People diagnosed with adjustment disorder react excessively when faced with a stressor. Military members are at risk for developing adjustment disorder during their service. VA disability adjustment disorder ratings are available to veterans diagnosed with the condition as a result of their service.
The VA disability rating for adjustment disorder ranges from 0% to 100%, depending on the severity of the symptoms. Veterans with adjustment disorder may also be eligible for Individual Unemployability (IU).
In This Article About Adjustment Disorder
- Adjustment Disorder in Veterans
- What is Adjustment Disorder?
- Types of Adjustment Disorders
- What is the Difference Between Adjustment Disorder and Anxiety Disorder?
- What’s the Difference Between Adjustment Disorder and PTSD?
- Adjustment Disorder and Military Service Connection
- VA Disability Adjustment Disorder
- Do Veterans with Adjustment Disorder Qualify for IU?
- Is a Discharge for Adjustment Disorder Honorable?
- Filing a Claim for Adjustment Disorder Benefits
- How Woods and Woods Can Help
Adjustment Disorder in Veterans
The most common mental health disorder diagnosed in U.S. veterans is adjustment disorder, a condition related to stress. In upsetting situations, veterans with adjustment disorder experience more stress than normal and have exaggerated reactions to stressors.
The Cleveland Clinic estimates that 2 to 8% of the general population is affected by adjustment disorder, and twice as many women as men are diagnosed. This statistic holds in the military—two times as many active-duty servicewomen are diagnosed with adjustment disorder than their male counterparts.
The Psychological Health Center of Excellence shows that adjustment disorder diagnoses in military populations increased from 2% to 5.6% between 2005 and 2017. These diagnoses continued to grow in both combat and peacetime.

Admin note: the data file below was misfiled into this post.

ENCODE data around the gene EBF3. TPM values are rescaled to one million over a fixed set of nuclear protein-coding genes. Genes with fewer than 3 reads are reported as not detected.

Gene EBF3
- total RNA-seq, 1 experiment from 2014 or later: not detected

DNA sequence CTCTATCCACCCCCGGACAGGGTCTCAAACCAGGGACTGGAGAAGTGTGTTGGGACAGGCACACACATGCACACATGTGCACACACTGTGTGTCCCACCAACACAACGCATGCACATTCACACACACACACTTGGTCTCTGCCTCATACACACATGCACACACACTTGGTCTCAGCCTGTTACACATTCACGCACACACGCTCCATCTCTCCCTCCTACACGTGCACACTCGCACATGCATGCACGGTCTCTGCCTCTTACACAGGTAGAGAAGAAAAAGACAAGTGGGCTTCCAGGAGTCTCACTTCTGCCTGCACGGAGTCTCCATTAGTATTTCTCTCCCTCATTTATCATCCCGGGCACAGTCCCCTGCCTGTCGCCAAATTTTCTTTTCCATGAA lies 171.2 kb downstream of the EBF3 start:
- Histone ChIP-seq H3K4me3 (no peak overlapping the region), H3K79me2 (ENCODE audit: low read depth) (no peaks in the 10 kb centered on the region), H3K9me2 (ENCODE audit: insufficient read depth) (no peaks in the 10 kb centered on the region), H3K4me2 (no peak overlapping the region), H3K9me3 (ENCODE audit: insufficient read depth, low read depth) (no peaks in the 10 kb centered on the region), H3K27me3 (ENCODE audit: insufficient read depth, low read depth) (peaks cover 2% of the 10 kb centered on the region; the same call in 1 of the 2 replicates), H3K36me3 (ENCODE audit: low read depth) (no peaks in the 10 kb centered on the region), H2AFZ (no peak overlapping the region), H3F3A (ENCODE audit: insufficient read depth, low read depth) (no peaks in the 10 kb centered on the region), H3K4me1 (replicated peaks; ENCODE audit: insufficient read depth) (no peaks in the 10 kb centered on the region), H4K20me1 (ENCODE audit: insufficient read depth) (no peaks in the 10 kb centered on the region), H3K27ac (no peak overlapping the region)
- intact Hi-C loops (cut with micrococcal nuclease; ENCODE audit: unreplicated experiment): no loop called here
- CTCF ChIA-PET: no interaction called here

What is Adjustment Disorder?
Adjustment disorder is a type of mental health disorder. When faced with a stressful situation, a veteran with adjustment disorder reacts disproportionately, either emotionally, behaviorally, or both, because of the excessive stress the veteran experienced. The oversized reaction happens within three months of the stressor appearing and resolves within six months of it going away.
This disorder affects how veterans feel, think, and act. Veterans with adjustment disorder may have a hard time at work or difficulty keeping a job and could experience trouble in their relationships. Some psychiatrists rank the severity of adjustment disorder below major depression, while others believe it is a serious contributor to suicidal behavior.
Types of Adjustment Disorders
The American Psychiatric Association’s Diagnostic And Statistical Manual Of Mental Disorders (DSM-5) describes six different types of adjustment disorder diagnoses. These types are diagnosed based on the primary symptoms the veteran experiences. These symptoms are severe enough to interfere with day-to-day life, whether at work or home.
Adjustment Disorder with Depressed Mood
Veterans with adjustment disorder with depressed mood may experience crying and tearfulness, hopelessness, a sad or depressed mood, and may not experience enjoyment as much as they did before.
Adjustment Disorder with Anxiety
Veterans with adjustment disorder with anxiety may experience separation anxiety, nervousness, and feelings of being worried and overwhelmed. These veterans may feel jittery and have trouble concentrating.
Adjustment Disorder with Mixed Anxiety and Depressed Mood